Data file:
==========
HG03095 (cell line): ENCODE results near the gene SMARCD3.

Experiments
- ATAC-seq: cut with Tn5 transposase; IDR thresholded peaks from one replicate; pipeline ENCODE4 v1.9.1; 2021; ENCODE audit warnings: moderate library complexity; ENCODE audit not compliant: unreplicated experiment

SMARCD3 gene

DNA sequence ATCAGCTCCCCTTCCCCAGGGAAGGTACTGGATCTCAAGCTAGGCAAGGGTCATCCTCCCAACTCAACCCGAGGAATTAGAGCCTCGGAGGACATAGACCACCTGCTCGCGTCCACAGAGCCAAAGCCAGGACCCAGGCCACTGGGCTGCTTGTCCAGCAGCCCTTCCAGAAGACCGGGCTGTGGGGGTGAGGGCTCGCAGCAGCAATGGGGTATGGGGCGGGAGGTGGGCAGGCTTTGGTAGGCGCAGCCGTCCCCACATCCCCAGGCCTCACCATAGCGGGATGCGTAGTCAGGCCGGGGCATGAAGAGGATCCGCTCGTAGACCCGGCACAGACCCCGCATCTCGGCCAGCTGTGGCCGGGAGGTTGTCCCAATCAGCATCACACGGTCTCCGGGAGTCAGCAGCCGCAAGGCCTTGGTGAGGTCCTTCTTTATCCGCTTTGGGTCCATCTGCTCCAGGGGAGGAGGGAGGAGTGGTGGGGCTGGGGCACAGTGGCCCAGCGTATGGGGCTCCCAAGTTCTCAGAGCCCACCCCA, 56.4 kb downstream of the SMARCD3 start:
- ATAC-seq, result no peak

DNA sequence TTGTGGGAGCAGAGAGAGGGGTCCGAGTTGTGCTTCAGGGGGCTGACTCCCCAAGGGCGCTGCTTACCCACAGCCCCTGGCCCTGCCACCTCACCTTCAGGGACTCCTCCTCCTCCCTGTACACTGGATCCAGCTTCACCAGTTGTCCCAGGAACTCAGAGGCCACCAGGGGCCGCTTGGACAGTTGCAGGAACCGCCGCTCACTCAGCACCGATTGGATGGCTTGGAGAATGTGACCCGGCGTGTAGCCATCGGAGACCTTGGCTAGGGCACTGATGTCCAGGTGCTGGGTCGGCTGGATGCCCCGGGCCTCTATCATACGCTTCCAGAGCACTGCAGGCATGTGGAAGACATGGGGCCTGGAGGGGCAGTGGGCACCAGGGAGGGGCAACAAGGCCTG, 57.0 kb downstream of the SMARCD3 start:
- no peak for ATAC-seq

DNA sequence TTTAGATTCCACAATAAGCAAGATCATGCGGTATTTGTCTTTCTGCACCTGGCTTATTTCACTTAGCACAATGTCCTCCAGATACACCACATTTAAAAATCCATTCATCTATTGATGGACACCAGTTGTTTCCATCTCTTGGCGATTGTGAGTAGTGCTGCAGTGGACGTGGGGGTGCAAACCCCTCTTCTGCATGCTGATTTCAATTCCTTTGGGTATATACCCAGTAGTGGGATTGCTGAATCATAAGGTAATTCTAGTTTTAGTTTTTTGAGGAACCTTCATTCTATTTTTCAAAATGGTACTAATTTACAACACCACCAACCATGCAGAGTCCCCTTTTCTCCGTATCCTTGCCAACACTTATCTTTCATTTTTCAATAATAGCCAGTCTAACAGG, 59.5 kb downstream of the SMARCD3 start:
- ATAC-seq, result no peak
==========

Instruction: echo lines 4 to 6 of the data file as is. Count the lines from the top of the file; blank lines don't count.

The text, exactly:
SMARCD3 gene

DNA sequence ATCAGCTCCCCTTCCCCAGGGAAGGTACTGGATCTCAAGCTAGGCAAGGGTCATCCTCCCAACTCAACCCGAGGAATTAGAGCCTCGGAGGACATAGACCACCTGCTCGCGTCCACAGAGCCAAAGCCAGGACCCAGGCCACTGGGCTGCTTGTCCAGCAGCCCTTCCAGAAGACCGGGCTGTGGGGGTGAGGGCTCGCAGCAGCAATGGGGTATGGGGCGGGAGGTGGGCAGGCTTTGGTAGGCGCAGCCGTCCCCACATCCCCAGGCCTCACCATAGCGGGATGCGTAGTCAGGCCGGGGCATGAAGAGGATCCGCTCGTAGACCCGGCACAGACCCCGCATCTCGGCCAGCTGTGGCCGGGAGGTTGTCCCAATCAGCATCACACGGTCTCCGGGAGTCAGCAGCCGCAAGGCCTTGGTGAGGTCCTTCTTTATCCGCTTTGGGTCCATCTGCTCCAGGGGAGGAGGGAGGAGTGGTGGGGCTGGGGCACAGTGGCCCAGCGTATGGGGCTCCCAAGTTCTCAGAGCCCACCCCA, 56.4 kb downstream of the SMARCD3 start:
- ATAC-seq, result no peak